“I always knew I was good enough to play for the first-team. I came through with Carra [Jamie Carragher], Michael Owen, Stevie G - Danny Murphy was there too, so there was a good English heart.
“I never really clicked with Gerard Houllier and I was put out on the right-hand side and I just couldn’t show how good I was.
“I didn’t want to leave Liverpool but felt I had to to prove myself. When I did go I started to show what I could do.
“The spell I had a Coventry enabled me to grow as a player because I played in several different positions.
“I played up front, on the right, in midfield and in behind, and I would never have got that opportunity at Liverpool to develop so quickly."
After impressing as a regular with the Sky Blues, he signed for Blackburn in 2002 and it was his form in Lancashire that earned him an England senior call-up in October 2002.
Though he did not end up getting on the pitch in the two games against Slovakia and Macedonia, with an established midfield including David Beckham, Nicky Butt, Steven Gerrard and Paul Scholes in front of him, he says that international recognition was down to him enjoying playing under Graeme Souness at Ewood Park.
“I was playing really well at the time, I was influencing games, I was scoring goals, getting assists and having a real contribution to my team and we were playing well.
“I felt like, even though I wasn’t playing in my favoured position, I was more comfortable on the left-hand side for Blackburn, which was enabling me to enjoy my football.
“Graeme Souness was a fantastic man, a fantastic manager and I listen to him on the telly now and his expertise is second to none.
“The guy gave me so much confidence to go and play and I really did enjoy it.
“Getting into the England squad was recognition of my hard work. Maybe it was a pat on the back and proof that I did make the right decision to leave Liverpool.
“The unfortunate thing was, when I was hitting my peak again, an injury struck to rob me of my potential.”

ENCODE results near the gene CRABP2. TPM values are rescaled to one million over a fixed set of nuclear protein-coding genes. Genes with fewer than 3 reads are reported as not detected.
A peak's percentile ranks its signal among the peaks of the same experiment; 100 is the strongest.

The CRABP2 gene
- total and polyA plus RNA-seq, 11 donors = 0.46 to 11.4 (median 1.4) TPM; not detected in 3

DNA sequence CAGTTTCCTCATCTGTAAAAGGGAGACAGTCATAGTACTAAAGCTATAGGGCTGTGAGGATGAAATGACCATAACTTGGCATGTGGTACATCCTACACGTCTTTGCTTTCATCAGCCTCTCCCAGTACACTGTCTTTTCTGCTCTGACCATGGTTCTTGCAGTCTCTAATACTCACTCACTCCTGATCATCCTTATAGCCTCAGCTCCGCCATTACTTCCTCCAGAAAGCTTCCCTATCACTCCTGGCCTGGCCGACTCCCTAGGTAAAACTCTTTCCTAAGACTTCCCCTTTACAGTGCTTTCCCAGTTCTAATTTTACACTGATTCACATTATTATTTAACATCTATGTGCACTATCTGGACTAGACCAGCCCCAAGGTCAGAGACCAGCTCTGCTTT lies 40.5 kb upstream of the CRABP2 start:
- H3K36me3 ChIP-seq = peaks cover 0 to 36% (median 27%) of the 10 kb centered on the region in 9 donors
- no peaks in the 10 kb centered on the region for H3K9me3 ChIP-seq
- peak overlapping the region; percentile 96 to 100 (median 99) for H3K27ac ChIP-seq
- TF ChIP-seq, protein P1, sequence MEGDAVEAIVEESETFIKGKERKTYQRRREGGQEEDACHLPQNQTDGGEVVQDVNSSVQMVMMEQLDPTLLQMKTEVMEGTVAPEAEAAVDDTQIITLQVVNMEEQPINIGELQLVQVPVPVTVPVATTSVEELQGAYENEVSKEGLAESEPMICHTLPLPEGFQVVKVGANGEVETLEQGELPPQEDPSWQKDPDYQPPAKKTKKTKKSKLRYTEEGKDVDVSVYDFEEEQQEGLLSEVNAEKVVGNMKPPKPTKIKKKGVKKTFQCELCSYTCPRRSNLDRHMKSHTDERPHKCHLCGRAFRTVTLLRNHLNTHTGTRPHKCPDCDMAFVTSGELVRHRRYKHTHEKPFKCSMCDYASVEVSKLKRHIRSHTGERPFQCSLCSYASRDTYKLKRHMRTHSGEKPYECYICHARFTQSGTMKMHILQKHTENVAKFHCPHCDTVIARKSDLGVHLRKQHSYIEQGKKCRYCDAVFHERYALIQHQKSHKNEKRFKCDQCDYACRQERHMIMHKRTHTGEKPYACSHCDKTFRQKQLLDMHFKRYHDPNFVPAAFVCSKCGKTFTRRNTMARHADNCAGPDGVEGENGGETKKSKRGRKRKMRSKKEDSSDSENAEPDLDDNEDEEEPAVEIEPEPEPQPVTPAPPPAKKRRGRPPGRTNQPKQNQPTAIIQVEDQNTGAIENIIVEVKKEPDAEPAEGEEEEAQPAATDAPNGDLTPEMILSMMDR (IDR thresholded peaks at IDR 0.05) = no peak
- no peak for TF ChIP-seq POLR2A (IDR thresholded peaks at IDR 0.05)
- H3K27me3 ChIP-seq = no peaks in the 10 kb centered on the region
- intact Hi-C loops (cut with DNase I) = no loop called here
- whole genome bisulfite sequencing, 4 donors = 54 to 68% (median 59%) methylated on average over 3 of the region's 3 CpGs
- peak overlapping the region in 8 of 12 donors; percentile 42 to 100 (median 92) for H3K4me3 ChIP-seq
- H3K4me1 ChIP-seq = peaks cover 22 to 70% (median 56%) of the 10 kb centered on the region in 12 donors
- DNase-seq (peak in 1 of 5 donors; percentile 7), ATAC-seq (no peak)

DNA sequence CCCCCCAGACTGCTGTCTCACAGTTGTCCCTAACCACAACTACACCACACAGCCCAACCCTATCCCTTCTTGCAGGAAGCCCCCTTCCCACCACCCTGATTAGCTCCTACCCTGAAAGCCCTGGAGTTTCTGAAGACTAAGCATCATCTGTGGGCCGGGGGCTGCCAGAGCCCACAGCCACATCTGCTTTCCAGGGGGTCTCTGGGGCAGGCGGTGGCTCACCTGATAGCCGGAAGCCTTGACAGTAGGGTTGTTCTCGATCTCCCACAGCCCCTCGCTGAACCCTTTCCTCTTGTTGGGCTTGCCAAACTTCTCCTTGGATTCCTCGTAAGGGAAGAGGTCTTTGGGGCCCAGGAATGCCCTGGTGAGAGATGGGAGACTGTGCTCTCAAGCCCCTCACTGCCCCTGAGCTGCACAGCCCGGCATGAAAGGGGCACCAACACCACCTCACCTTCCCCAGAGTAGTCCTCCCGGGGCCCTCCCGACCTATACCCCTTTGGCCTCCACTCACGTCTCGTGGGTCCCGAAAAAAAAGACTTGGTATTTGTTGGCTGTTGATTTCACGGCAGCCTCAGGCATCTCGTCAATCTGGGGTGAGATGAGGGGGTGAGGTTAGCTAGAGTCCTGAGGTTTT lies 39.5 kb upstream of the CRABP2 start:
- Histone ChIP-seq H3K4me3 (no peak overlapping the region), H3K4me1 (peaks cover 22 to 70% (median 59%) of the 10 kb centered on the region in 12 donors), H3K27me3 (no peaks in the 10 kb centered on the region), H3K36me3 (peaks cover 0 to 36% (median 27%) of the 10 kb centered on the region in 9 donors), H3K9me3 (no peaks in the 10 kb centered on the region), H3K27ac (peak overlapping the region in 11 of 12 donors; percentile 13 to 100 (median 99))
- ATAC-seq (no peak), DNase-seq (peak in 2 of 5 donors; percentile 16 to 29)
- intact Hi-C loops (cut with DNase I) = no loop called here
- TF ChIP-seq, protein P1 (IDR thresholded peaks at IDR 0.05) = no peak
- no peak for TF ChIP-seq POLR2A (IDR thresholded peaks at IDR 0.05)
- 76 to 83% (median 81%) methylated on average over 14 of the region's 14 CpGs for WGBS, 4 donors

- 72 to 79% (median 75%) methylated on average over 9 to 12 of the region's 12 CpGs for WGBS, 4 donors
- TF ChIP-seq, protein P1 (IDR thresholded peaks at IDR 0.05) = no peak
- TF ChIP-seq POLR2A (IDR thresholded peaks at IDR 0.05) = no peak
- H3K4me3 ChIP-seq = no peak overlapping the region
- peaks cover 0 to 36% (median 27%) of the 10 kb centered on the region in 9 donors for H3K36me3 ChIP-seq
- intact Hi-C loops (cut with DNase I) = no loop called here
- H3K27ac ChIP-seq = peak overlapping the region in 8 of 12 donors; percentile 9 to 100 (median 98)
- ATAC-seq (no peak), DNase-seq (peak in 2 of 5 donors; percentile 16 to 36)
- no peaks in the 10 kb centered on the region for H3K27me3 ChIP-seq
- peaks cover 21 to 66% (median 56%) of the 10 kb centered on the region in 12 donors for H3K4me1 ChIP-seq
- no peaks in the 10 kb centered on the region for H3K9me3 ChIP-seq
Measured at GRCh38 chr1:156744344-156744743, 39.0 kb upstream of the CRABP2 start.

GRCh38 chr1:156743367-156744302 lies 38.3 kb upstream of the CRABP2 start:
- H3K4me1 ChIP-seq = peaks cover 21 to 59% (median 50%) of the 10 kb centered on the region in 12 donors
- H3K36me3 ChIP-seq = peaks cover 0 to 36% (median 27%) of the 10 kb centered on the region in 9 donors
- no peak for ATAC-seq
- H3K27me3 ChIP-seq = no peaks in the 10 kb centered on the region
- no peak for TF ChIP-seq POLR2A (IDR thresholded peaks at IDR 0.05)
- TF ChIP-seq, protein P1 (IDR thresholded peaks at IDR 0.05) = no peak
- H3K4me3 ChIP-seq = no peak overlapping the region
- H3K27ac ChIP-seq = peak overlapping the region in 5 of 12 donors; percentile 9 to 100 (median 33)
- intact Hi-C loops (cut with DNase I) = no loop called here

Nowadays Thompson has to make do with watching games, rather than playing. And while he continues his hunt for his first chance in management, he keeps his eye in as a spectator and pundit.
Sunday’s meeting between his two old clubs will mirror The FA Cup tie in 2000 – that was settled by Nathan Blake’s late winner – as Championship Blackburn once again head to Anfield as underdogs.
Having been on the wrong end of a Cup shock, Thompson does not wish to make any predictions but believes, with the form Brendan Rodgers’ side are currently enjoying, it will be a tough ask for the visitors with a place at Wembley on the table.
“It was a weird result in 2000 – I remember being in the changing room afterwards thinking ‘how have we just lost that?’," he recalls.
“Teams seem to get inspired in The FA Cup, especially when they come to Anfield.
“Blackburn have some good players and the one I think will be a handful is [Rudy] Gestede up front, he’s an awkward character, wins every header and will be difficult to cope with.
“They are also difficult to beat and Gary Bowyer has got them playing some really nice football and has been very good for them.
“It will be hard for them because Liverpool are playing so well, and have great players themselves.
“[Philippe] Coutinho has impressed me most. The guy is phenomenal and this season he is coming good. He’s relaxed that bit more and he’s developing so quickly – he could easily become proven world-class.
“He’s become so important to Liverpool over the past three months, he’s really stepped up to the plate and is maturing and developing as a player.”
Thompson added: “But it’s not to say an upset can’t be achieved. This one is going to be very interesting and I’m not hanging my hat on anyone.”
And as Thompson knows only too well, football is far from predictable.